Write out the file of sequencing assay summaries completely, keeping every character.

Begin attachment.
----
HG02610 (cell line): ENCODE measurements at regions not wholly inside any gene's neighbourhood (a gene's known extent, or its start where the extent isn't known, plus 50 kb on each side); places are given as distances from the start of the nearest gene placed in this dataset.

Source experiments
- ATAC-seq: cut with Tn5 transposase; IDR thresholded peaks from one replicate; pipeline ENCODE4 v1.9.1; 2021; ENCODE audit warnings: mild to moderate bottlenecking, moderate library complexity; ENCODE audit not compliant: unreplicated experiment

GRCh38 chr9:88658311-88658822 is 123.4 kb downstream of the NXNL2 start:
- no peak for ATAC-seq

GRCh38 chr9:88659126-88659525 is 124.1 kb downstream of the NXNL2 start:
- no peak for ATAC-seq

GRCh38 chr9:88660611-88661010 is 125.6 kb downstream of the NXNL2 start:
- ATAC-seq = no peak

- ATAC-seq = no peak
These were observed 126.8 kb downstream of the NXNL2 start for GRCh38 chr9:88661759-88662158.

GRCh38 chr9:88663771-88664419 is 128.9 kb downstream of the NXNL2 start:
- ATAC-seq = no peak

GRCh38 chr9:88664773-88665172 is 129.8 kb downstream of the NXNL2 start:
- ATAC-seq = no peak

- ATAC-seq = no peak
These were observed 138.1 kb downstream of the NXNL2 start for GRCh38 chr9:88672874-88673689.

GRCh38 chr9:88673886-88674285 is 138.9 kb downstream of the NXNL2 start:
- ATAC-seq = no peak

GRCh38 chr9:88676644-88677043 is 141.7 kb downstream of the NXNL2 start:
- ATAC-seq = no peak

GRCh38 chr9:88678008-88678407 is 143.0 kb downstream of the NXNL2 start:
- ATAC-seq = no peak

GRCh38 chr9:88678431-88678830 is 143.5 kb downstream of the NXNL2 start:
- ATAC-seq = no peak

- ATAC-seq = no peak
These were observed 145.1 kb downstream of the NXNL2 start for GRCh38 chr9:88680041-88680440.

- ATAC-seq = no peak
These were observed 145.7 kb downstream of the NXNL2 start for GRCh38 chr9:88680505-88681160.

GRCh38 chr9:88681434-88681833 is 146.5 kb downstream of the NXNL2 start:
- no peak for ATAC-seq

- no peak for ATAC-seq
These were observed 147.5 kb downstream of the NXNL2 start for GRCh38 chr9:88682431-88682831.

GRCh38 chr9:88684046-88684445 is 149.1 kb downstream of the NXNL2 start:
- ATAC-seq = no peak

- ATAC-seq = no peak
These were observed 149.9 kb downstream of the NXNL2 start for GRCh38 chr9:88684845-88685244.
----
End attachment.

HG02610 (cell line): ENCODE measurements at regions not wholly inside any gene's neighbourhood (a gene's known extent, or its start where the extent isn't known, plus 50 kb on each side); places are given as distances from the start of the nearest gene placed in this dataset.

Source experiments
- ATAC-seq: cut with Tn5 transposase; IDR thresholded peaks from one replicate; pipeline ENCODE4 v1.9.1; 2021; ENCODE audit warnings: mild to moderate bottlenecking, moderate library complexity; ENCODE audit not compliant: unreplicated experiment

GRCh38 chr9:88658311-88658822 is 123.4 kb downstream of the NXNL2 start:
- no peak for ATAC-seq

GRCh38 chr9:88659126-88659525 is 124.1 kb downstream of the NXNL2 start:
- no peak for ATAC-seq

GRCh38 chr9:88660611-88661010 is 125.6 kb downstream of the NXNL2 start:
- ATAC-seq = no peak

- ATAC-seq = no peak
These were observed 126.8 kb downstream of the NXNL2 start for GRCh38 chr9:88661759-88662158.

GRCh38 chr9:88663771-88664419 is 128.9 kb downstream of the NXNL2 start:
- ATAC-seq = no peak

GRCh38 chr9:88664773-88665172 is 129.8 kb downstream of the NXNL2 start:
- ATAC-seq = no peak

- ATAC-seq = no peak
These were observed 138.1 kb downstream of the NXNL2 start for GRCh38 chr9:88672874-88673689.

GRCh38 chr9:88673886-88674285 is 138.9 kb downstream of the NXNL2 start:
- ATAC-seq = no peak

GRCh38 chr9:88676644-88677043 is 141.7 kb downstream of the NXNL2 start:
- ATAC-seq = no peak

GRCh38 chr9:88678008-88678407 is 143.0 kb downstream of the NXNL2 start:
- ATAC-seq = no peak

GRCh38 chr9:88678431-88678830 is 143.5 kb downstream of the NXNL2 start:
- ATAC-seq = no peak

- ATAC-seq = no peak
These were observed 145.1 kb downstream of the NXNL2 start for GRCh38 chr9:88680041-88680440.

- ATAC-seq = no peak
These were observed 145.7 kb downstream of the NXNL2 start for GRCh38 chr9:88680505-88681160.

GRCh38 chr9:88681434-88681833 is 146.5 kb downstream of the NXNL2 start:
- no peak for ATAC-seq

- no peak for ATAC-seq
These were observed 147.5 kb downstream of the NXNL2 start for GRCh38 chr9:88682431-88682831.

GRCh38 chr9:88684046-88684445 is 149.1 kb downstream of the NXNL2 start:
- ATAC-seq = no peak

- ATAC-seq = no peak
These were observed 149.9 kb downstream of the NXNL2 start for GRCh38 chr9:88684845-88685244.